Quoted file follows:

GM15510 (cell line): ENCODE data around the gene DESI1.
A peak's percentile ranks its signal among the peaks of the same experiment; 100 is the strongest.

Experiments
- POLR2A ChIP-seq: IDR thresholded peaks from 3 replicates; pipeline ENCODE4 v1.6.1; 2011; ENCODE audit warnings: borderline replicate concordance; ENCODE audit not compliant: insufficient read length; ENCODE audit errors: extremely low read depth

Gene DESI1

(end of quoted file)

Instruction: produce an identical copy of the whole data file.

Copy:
GM15510 (cell line): ENCODE data around the gene DESI1.
A peak's percentile ranks its signal among the peaks of the same experiment; 100 is the strongest.

Experiments
- POLR2A ChIP-seq: IDR thresholded peaks from 3 replicates; pipeline ENCODE4 v1.6.1; 2011; ENCODE audit warnings: borderline replicate concordance; ENCODE audit not compliant: insufficient read length; ENCODE audit errors: extremely low read depth

Gene DESI1